By using air sacs that originally evolved as part of the respiratory system, sage grouse are a classic example of practical features evolving to be used for sexual prowess. Females select males based on appearance and the quality of their hooting and inflating displays. Unfortunately, sage grouse are becoming much rarer due to human encroachment on their breeding habitats, and are considered one of Canada’s most endangered wild birds. An emergency order was recently triggered for the protection of this incredible inflatable bird.

6 Apes And Howler Monkeys

Being primates ourselves, we are intimately familiar with the body form of monkeys and apes. Lesser known is the fact that some primates, including chimpanzees and gorillas, have inflatable throat sacs. Aside from our closest relatives, the most spectacular examples of primate bloating are the howler monkeys, widely considered the loudest animals on land. Howler monkeys inflate themselves with special air sacs in their throats during communication, territory defense, and mating displays.

While the inflated air sacs are mostly responsible for the sheer ear-piercing volume their raucous calls, enlarged hyoid (tongue) bones further enhance and amplify sounds, allowing the notes to carry farther through dense forests. Male red howler monkey hyoid bones are five times larger than those of females. Skeletal modifications have evolved in order to accommodate these self-inflation adaptions. Males have also grown breastbone notches to accommodate the tongue and air sac apparatuses. The largest new-world monkeys are found among the 15 species of howler monkeys.

5 Bustards

Bustards resemble small ostriches, but retain the ability to fly. They are native to the open landscapes of Africa, Asia, and Europe, including parts of the United Kingdom. The kori bustards of Africa and Eurasia are considered the heaviest flying animal species. Kori bustards may measure 1.5 meters (4’11″) in length and stand 1.2 meters (3’11″) tall, with wingspans of nearly three meters (9 ft). Males of these two largest species can weigh over 18 kilograms (40 lbs). The slightly smaller great bustard is Europe’s largest living bird species.

Getting air under the wings is not enough for these Hindenburgs of the bird world. During mating displays, bustards suck air into hidden throat pouches until their thin necks reach the size and shape of an American football. The sudden expansion changes their coloration by exposing white interior feathers. The birds perform dramatic dances like their close relatives, the cranes. Legends abound describing the unearthly size of these birds, and males are always much larger than the females. Unfortunately, bustards are threatened by habitat loss and excessive hunting.

4 Inflatable Toads

7- cane toad
Many frogs and toads are inflatable, most of which use the adaptation to ward off predators. While many of the inflatable animals on this list are males who puff up to lure a sexy mate, female cane toads inflate for the opposite reason—they’re playing hard to get. While both sexes inflate to ward of predators, females utilize full-body inflation to prevent a male from grasping them successfully. Such inflation seems to be a screening method to determine mate suitability—a male that can handle mating with the suddenly large female is an especially desirable and “fit” mate.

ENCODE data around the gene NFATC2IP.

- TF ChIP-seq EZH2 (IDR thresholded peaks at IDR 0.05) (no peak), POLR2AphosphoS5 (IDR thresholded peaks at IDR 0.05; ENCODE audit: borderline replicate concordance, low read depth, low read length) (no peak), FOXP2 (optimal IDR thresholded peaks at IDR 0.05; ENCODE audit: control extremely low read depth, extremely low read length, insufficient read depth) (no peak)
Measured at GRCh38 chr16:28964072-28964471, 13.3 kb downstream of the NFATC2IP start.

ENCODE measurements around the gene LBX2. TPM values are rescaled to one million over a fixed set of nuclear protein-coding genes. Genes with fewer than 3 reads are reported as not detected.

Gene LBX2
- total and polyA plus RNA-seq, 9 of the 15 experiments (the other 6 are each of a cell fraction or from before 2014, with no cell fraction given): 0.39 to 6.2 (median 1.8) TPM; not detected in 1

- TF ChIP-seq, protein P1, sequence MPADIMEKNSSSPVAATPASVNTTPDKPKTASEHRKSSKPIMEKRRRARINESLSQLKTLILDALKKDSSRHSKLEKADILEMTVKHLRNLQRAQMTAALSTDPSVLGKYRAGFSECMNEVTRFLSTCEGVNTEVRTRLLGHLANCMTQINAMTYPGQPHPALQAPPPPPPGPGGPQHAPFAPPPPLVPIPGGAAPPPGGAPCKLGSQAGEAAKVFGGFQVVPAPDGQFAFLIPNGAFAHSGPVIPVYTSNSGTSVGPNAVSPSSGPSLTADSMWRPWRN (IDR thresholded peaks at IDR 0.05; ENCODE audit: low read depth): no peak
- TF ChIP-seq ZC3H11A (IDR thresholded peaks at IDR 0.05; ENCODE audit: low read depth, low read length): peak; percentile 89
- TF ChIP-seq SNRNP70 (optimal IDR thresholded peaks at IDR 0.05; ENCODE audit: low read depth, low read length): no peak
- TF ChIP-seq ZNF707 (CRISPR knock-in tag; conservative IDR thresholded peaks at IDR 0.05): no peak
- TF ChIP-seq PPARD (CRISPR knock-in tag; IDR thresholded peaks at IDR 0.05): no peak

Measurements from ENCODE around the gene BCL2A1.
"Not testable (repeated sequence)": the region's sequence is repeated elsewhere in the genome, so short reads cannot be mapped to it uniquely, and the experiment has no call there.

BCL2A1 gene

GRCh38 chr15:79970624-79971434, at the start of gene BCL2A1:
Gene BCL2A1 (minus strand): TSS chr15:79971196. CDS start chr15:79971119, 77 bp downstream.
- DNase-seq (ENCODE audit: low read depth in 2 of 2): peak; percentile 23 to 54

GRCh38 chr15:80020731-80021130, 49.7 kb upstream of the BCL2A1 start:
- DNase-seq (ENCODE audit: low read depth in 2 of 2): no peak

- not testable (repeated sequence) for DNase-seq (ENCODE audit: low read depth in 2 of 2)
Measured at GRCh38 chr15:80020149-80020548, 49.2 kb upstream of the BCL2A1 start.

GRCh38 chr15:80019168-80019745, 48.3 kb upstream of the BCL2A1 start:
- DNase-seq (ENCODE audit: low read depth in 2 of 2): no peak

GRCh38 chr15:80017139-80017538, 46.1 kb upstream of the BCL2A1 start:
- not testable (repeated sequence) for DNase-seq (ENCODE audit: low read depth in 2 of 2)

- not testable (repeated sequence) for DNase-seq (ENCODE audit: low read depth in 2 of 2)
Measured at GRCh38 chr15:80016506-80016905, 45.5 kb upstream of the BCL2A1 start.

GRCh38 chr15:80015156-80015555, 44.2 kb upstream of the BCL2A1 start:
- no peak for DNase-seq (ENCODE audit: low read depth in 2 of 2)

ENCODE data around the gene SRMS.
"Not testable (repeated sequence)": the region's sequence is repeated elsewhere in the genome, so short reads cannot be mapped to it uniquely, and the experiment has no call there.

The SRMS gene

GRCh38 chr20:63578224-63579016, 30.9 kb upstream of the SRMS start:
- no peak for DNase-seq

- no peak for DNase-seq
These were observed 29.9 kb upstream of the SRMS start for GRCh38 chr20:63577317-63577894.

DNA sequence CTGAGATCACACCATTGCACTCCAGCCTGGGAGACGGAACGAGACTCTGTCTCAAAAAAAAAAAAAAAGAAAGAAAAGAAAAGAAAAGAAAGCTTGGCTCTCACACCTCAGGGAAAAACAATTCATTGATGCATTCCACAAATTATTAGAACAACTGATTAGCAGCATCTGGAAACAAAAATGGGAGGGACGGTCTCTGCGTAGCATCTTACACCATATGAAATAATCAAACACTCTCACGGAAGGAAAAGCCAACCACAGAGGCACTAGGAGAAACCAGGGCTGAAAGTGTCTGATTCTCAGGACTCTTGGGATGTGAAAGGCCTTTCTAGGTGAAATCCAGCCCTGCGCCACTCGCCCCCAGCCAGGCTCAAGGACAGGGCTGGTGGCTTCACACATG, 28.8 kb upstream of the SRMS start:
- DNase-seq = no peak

It’s partly due to this rigorous screening process that cane toads are such a devastatingly effective invasive species. Offspring are given the highest likelihood of survival because of their strong genes, which only come from worthy mates. On top of that, their ability to fit almost anything in their mouths makes them voracious predators capable of overrunning ecosystems in the blink of an eye.

3 Prairie Chickens

Greater Prairie Chicken
While sage grouse have the greatest inflation capacity among chicken-like birds, a smaller ground bird performs even odder displays. The two species of prairie chickens use inflation and weird “horn feather” displays in breeding rituals to attract the opposite sex and ward off rivals. Native to open grasslands and prairies, these medium-sized grouse hold up hornlike feathers over their foreheads while bright orange air sacs puff out from the sides of their necks.

Air sacs are inflated in part due their ability to greatly increase sound quality and volume, although the visual aspect of bird inflation displays seems prominent. The greater and lesser prairie chickens are among the most bizarre and, unfortunately, endangered of North America’s game birds, partially due to habitat loss and rising predation. Prairie chickens boast striking barred patterns and feed on plants and insects.

2 The Difference Between Pufferfish And Porcupinefish

9- pufferfish
Pufferfish and porcupinefish are two very spectacular and often poisonous examples of animal self-inflation. While both animals have been featured on Listverse before, we’ve never really covered the differences between these two commonly confused seafarers. The order tetradoniformes is a massive grouping of some very weird fish. Families include the ocean sunfish (or mola mola), triggerfish, pufferfish, and porcupinefish. Pufferfish have relatively smooth skin, and often contain powerful neurotoxins capable of killing most animals. They’re one of the deadliest animals in the sea.